"Assenting to the "self-evident truth" maintained in the American Declaration of Independence, "that all men are created equal, and endowed by their Creator with certain inalienable rights -- among which are life, liberty and the pursuit of happiness," I shall strenuously contend for the immediate enfranchisement of our slave population. In Park-street Church, on the Fourth of July, 1829, in an address on slavery, I unreflectingly assented to the popluar but pernicious doctrine of gradual abolition. I seize this opportunity to make a full and unequivocal recantation, and thus publicly to ask pardon of my God, of my country, and of my brethren the poor slaves, for having uttered a sentiment so full of timidity, injustice and absurdity. A similar recantation, from my pen, was published in the Genius of Universal Emancipation at Baltimore, in September, 1829. My conscience in now satisfied.
I am aware, that many object to the severity of my language; but is there not cause for severity? I will be as harsh as truth, and as uncompromising as justice. On this subject, I do not wish to think, or speak, or write, with moderation. No! no! Tell a man whose house is on fire, to give a moderate alarm; tell him to moderately rescue his wife from the hand of the ravisher; tell the mother to gradually extricate her babe from the fire into which it has fallen; -- but urge me not to use moderation in a cause like the present. I am in earnest -- I will not equivocate -- I will not excuse -- I will not retreat a single inch -- AND I WILL BE HEARD. The apathy of the people is enough to make every statue leap from its pedestal, and to hasten the resurrection of the dead.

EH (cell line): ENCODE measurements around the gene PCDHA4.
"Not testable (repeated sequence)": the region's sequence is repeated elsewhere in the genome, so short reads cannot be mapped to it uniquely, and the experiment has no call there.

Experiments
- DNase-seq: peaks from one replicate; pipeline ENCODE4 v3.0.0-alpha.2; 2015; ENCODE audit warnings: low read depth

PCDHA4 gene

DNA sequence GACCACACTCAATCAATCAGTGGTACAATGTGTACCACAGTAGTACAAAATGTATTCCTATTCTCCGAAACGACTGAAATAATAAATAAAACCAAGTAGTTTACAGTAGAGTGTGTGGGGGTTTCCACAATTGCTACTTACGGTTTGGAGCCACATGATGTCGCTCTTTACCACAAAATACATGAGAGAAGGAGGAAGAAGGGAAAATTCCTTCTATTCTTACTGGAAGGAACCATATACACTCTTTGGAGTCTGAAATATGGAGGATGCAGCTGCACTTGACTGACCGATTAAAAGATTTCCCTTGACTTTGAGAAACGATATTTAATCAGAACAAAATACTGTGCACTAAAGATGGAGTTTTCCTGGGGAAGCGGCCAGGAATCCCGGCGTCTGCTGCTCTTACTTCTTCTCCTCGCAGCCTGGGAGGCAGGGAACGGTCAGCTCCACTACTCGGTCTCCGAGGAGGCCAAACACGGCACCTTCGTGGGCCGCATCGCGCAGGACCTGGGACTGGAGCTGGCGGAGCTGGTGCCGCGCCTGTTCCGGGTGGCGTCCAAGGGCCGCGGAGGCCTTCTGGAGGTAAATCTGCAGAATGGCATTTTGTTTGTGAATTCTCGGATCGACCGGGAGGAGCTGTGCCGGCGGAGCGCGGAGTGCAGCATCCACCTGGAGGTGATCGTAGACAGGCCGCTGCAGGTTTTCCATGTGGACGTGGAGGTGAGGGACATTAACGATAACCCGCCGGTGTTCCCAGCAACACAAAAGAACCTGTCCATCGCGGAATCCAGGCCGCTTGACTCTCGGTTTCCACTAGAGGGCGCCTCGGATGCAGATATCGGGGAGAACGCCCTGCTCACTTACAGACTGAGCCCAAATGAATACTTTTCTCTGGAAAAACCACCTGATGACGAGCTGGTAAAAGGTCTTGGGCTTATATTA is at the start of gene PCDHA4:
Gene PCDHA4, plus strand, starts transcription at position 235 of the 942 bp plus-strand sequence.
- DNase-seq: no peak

It is pretended, that I am retarding the cause of emancipation by the coarseness of my invective, and the precipitancy of my measures. The charge is not true. On this question my influence, -- humble as it is, -- is felt at this moment to a considerable extent, and shall be felt in coming years -- not perniciously, but beneficially -- not as a curse, but as a blessing; and posterity will bear testimony that I was right. I desire to thank God, that he enables me to disregard "the fear of man which bringeth a snare," and to speak his truth in its simplicity and power. And here I close with this fresh dedication:
Oppression! I have seen thee, face to face,
And met thy cruel eye and cloudy brow;
But thy soul-withering glance I fear not now --
For dread to prouder feelings doth give place
Of deep abhorrence! Scorning the disgrace
Of slavish knees that at thy footstool bow,
I also kneel -- but with far other vow
Do hail thee and thy hord of hirelings base: --
I swear, while life-blood warms my throbbing veins,
Still to oppose and thwart, with heart and hand,
Thy brutalising sway -- till Afric's chains
Are burst, and Freedom rules the rescued land, --
Trampling Oppression and his iron rod:
Such is the vow I take -- SO HELP ME GOD!"
-- William Lloyd Garrison, The Liberator, January 1, 1831